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Move that lymph for health’s sake

Jumping up and down is good medicine, particularly for warding off viruses, bacteria and other invaders.


The lymphatic system, with its main vessels running up and down throughout the legs, torso and arms, is considered the metabolic trash can for the human body, according to Dave Scrivens, certified lymphologist and co-author of “The Importance of Mobilizing the Lymphatic System.”  

Unlike the circulatory system, the lymph system has no pump, so it relies on muscle contraction to move lymph freely through the body, removing waste products from the cells. Rebounding, also known as lymphasizing, creates a constant contraction and relaxation of muscles and connective tissues, and is known to be the most effective exercise for moving lymph.


Studies on rebounding tout over 100 benefits for the human body, including improving balance, flexibility, circulation, muscle tone and mobility. Rebounding, when done on a quality rebounder, is also very gentle on joints, so its benefits can be enjoyed by seniors and children alike.


Lymph fluid moves through the channels of the lymphatic system, through over one million one-way valves, always in the same direction, with main vessels running vertically in the body. Vertical motion exercise, like rebounding, is an effective way to pump the lymph due to the up and down motion it creates, notes Scrivens.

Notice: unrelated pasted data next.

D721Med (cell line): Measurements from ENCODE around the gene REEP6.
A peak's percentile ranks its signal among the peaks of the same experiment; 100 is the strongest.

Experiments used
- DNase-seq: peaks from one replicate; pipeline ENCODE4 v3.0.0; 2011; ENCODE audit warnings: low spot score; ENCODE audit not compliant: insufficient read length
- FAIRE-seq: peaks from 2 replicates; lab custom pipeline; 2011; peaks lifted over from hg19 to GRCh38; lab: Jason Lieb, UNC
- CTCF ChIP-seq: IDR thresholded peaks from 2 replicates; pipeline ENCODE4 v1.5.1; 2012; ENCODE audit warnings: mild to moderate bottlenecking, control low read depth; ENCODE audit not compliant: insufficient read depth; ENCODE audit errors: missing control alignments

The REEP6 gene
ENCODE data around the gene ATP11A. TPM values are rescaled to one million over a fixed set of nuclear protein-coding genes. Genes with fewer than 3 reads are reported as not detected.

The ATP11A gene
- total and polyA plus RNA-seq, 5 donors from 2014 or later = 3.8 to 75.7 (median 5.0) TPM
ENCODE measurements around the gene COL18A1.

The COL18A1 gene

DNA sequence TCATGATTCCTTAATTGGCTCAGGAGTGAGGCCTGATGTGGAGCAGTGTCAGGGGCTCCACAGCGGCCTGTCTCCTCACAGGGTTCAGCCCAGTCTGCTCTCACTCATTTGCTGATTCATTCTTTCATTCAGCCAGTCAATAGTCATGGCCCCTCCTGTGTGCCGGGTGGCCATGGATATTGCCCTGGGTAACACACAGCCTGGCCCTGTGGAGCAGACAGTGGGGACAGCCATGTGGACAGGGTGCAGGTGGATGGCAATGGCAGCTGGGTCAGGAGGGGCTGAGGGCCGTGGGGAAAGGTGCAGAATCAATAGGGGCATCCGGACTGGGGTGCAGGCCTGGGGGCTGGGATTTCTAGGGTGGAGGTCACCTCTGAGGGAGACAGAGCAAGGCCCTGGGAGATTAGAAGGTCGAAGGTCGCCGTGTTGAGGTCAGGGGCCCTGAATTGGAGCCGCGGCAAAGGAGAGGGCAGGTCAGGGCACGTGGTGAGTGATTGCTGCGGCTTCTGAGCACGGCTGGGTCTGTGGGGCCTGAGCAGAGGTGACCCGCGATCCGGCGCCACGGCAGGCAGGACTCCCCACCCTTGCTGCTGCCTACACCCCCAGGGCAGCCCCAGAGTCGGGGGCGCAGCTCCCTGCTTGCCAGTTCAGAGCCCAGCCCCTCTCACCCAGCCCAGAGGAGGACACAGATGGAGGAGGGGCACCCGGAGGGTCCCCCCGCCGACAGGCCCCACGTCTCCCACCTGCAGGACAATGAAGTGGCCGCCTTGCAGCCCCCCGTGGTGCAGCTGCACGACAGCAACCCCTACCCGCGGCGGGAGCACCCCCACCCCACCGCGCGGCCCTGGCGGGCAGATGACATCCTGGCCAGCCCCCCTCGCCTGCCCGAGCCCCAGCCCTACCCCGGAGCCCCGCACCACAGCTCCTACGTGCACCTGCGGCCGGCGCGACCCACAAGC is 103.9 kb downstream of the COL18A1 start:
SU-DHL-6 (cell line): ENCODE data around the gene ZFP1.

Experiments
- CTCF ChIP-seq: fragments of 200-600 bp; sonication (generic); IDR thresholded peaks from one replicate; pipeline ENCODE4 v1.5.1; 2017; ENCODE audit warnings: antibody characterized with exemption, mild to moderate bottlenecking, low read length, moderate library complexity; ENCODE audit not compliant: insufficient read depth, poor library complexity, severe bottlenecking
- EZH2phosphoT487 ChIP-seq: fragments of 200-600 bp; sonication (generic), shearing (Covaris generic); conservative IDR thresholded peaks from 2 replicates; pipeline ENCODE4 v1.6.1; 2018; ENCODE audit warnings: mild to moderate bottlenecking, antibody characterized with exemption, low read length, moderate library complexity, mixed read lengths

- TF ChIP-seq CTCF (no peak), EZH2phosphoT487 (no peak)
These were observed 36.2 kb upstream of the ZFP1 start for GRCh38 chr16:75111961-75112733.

In fact, lymphologists agree that, although lymph requires muscle contraction to flow, vertical motion exercise is more effective at moving lymph than other exercises like walking, biking or jogging.


Rebounding also builds cellular strength due to the gravitational effect of bouncing, he notes. This gravitational effect results in a pumping process that takes waste products out of the cells, and exchanges oxygen and nutrition from the bloodstream into the cells.


Without a functioning lymphatic system, the human body would not be capable of fighting infections. The lymphatic system produces lymphocytes, white blood cells, in response to a threat, like a virus. The white blood cells travel through the lymphatic system. Once they reach lymph nodes (over 600 in the body) and become activated by the virus, they form antibodies to defend and protect the body, while the lymphatic fluid flows to remove waste products from the cells.


Ensuring lymph is flowing efficiently is key to maintaining vibrant health.